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  • Writer's pictureCaitlin Begley

Teaching Resilience

We have all heard about the word "resilience" and the importance of it, but in the context of children and teenagers, what actually is it, and how can we equip our young people with it?


The NHS define resilience as:


Resilience is the capacity to recover quickly from difficulties. The ability to be happy and successful again after something difficult or bad has happened.


Being a resilient person essentially means coping with life's challenges, and not letting them affect you so deeply for a long time or in a significant way. This can be dealing with daily stress effectively, or on a bigger scale, recovering from traumas.


This is then obviously a beneficial tool we would wish our children to use and develop from an early age. It means that when they inevitably encounter challenges, fears, and anxieties, their brains will be prepared to combat adversities and cope in a healthy way.


Here are a few ways to help your children build resilience, preparing them for the big, wide world.


1. Encourage (healthy) risk-taking

A healthy risk can be defined as something that pushes a child out of their natural comfort zone, but as a parent, you know will not cause great harm if they fail.

This could be encouraging your child to talk to a new group of children at the park, go to an after-school club, trying new foods, or playing an unfamiliar sport. When children challenge themselves socially, mentally, and physically, they will achieve new things, surprise themselves, and build new neuropathways that tell them "I can do it!"


2. Teach problem-solving

When encouraging resilience, there's a middle ground between leaving children to their own devices and solving all their problems for them. For some parents, the desire to fix all their children's problems themselves leads to greater problems in the future. And on the other hand, without any guidance or support from caregivers, children with no help solving problems will see every struggle as impossible.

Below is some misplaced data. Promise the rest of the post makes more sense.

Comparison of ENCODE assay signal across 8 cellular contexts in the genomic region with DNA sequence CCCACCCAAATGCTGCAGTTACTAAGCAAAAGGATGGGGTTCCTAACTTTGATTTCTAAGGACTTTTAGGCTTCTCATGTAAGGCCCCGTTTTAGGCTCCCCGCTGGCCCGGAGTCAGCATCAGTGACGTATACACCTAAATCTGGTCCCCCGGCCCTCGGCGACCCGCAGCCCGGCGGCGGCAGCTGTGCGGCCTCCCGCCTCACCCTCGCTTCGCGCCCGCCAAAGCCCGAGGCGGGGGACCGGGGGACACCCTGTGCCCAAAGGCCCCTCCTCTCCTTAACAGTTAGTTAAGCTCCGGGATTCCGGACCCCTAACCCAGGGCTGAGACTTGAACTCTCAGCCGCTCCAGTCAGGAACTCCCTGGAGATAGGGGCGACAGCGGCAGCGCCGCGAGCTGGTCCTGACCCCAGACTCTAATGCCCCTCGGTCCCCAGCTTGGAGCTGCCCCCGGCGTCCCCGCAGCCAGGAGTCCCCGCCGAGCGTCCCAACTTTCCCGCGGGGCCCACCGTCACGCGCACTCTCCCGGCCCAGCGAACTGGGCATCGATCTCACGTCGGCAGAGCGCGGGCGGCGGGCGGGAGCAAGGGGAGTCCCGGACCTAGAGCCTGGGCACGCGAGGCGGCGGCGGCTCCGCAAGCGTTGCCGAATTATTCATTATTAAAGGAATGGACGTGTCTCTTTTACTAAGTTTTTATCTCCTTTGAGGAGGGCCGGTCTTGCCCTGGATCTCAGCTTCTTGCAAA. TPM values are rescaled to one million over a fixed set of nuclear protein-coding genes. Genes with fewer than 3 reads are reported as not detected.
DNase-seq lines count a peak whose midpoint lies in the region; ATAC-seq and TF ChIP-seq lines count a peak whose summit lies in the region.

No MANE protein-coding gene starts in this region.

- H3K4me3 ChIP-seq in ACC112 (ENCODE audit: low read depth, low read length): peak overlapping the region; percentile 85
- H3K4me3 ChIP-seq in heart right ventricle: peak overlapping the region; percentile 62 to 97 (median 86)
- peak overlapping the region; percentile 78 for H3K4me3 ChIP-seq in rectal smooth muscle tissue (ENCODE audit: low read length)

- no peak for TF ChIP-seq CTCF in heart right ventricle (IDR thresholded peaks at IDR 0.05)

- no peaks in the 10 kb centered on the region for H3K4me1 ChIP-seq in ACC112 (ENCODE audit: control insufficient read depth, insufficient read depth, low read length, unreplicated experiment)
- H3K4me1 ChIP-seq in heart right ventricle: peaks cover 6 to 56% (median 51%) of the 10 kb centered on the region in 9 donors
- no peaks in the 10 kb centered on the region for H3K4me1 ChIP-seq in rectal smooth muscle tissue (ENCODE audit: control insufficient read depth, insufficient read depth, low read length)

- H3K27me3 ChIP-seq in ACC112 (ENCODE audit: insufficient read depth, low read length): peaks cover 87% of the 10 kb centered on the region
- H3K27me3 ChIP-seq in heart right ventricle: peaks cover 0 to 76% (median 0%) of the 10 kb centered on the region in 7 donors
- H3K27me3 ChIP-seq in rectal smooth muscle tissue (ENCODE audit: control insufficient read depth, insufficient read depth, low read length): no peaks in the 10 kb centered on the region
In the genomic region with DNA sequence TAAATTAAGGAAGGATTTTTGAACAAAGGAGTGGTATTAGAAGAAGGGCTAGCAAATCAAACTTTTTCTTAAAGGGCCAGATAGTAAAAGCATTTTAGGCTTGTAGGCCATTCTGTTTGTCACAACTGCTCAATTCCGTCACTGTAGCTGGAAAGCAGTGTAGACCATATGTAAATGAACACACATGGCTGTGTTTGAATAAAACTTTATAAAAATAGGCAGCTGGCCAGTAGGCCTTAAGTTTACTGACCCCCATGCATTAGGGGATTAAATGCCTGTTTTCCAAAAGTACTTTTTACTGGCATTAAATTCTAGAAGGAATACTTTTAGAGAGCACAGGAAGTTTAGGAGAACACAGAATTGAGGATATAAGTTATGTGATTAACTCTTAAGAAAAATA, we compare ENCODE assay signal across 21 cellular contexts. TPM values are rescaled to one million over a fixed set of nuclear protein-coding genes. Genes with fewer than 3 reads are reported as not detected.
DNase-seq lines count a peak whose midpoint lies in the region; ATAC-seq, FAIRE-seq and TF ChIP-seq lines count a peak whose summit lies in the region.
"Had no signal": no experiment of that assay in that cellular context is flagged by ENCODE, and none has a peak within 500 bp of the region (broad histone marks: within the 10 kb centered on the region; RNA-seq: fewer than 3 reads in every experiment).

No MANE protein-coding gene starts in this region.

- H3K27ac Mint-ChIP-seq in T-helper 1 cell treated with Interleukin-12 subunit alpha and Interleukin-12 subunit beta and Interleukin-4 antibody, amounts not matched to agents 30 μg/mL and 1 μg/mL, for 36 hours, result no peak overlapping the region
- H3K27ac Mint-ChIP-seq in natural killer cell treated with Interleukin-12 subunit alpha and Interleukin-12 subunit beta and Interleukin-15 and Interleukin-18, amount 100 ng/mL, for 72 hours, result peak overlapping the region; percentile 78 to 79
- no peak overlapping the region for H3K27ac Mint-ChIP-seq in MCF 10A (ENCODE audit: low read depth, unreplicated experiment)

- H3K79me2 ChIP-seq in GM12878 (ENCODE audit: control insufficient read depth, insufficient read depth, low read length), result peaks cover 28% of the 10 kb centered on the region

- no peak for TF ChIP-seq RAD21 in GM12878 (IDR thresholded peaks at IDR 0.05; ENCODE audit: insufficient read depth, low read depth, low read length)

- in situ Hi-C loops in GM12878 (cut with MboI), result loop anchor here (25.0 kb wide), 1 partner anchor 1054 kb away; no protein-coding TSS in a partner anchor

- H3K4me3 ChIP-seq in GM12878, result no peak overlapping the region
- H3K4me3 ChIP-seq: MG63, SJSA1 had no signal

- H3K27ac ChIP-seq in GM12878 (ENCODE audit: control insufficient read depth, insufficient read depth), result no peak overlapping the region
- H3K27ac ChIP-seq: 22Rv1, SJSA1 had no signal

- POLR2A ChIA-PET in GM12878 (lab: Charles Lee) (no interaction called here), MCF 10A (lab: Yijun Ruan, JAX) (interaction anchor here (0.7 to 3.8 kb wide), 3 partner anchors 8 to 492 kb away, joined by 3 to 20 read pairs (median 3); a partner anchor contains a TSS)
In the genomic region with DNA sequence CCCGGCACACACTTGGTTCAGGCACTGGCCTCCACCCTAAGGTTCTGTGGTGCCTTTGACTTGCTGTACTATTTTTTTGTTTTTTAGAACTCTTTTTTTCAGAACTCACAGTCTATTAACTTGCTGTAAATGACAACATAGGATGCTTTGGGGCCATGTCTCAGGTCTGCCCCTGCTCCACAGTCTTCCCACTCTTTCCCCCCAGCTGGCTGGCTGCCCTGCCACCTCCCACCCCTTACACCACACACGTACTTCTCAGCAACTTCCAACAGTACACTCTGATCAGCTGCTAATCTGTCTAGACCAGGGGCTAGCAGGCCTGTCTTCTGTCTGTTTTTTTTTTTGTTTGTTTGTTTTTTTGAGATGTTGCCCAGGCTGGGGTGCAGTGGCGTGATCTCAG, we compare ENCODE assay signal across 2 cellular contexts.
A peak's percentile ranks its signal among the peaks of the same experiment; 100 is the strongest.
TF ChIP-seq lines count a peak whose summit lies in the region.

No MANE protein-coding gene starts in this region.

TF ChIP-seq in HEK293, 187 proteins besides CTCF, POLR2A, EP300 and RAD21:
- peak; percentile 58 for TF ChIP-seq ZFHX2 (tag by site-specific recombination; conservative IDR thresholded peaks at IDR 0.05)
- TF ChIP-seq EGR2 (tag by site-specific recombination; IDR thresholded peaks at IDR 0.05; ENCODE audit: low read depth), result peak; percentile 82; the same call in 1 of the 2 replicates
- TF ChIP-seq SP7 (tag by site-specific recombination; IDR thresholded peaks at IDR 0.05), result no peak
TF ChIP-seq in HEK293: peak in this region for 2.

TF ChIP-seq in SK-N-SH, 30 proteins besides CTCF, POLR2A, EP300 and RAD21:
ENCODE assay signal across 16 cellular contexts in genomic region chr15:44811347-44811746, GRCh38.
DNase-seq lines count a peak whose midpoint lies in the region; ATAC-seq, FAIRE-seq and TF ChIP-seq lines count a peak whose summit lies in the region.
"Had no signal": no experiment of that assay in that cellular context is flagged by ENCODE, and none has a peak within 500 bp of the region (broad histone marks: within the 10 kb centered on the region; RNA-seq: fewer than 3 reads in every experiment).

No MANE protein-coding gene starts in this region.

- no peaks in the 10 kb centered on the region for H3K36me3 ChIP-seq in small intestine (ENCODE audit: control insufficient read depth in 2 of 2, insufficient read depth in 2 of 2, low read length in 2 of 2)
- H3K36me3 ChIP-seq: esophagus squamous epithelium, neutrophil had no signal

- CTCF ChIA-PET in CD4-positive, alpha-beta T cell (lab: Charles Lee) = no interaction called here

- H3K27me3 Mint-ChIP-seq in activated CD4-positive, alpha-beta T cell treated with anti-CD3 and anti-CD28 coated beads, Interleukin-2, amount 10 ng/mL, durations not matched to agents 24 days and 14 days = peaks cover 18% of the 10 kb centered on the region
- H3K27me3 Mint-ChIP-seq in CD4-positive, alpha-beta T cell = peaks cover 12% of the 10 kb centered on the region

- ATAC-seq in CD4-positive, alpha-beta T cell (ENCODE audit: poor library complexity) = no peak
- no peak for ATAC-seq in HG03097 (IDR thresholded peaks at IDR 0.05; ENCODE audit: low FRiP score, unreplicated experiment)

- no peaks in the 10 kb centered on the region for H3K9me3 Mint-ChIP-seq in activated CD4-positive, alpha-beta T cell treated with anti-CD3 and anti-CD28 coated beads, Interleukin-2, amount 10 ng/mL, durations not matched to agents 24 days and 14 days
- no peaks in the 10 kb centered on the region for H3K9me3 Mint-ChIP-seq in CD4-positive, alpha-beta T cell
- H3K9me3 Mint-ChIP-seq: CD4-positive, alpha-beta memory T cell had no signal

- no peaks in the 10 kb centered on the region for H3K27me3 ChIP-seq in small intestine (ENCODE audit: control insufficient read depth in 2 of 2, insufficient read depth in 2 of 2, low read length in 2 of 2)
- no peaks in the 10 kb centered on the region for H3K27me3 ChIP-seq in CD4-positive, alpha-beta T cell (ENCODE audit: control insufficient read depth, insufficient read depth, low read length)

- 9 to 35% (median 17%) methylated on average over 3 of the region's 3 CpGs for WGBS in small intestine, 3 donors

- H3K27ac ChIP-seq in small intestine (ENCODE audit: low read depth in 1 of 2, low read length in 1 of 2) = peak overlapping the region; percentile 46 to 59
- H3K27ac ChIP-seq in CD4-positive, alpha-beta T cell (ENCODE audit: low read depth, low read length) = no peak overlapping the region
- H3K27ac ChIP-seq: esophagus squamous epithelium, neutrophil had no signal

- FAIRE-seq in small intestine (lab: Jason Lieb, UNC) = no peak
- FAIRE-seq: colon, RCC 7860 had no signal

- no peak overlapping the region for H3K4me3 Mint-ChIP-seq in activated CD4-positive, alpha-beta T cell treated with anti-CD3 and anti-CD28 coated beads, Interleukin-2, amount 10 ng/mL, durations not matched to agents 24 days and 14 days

Therefore, as adults, it is our job to model problem solving. Thinking out-loud to solve a solution involves children, and working through an issue introduces them to thinking processes they can adopt to help resolve difficulties they encounter in the future.


For example: Timmy comes home from school upset because he didn't get all the answers right on his spelling test.

Parent A marches to the teacher's classroom and demands she sets easier spellings next week or Timmy won't be participating in the test.

Parent B brushes Timmy's crying off and tells him to "grow up!"

Parent C comforts Timmy and explains that now he's learnt how upset failing a test makes him, he has a motivation to try harder next time. They will practice the spellings together but Timmy has to work hard.


As you can predict, parent C teaches resilience the best. Parent C doesn't take control to solve Timmy's problems without him (like parent A), and they also don't see Timmy's distress as an overreaction (like parent B). By carefully reframing Timmy's problem as something he can take a lesson from and fix himself, with guidance, parent C is teaching new habits for Timmy to refer back to when he encounters another situation that causes upset. He will eventually be able to work through problem solving himself, as parent C has guided and modelled him through the process. And the reward of Timmy (hopefully!) getting his next spelling test correct, will secure those habits into resilience.


3. Identify Emotions

Labelling, recognising, identifying emotions has endless benefits. Whether it be coping with anxiety, dealing with anger issues, or in this case, promoting resilience, recognising and teaching children what emotions they are feeling is a great start.

For children unfamiliar with anger, sadness, jealousy or worry, an experience that gives them these intense and fiery feelings may be scary and damaging, and some children may find it hard to understand why they feel this way.

By telling your children: "it's OK to feel like this, this is anxiety/anger/fear/etc", they begin to understand how their body feels and reacts to certain situations, and how they can cope and deal with this; it preps them for the future and makes them more resilient to deal with challenges if they happen again.


Lack of resilience brings about a plethora of problems in childhood, adolescence and adulthood, so it is a simply vital skill to encourage in our children.

Reports show children who lack resilience develop unhealthy coping mechanisms in later life, such as substance abuse and unhealthy habits, and are more likely to develop depression and anxiety. They are also more likely to experience health problems related to these mental health conditions, such as high blood pressure, obesity and a poor immune system.


Raising children with autonomy, opportunities for growth, supportive relationships and an understanding of their emotions is the recipe for a resilient individual.


You can read more about 9 simple ways to promote resilience here.

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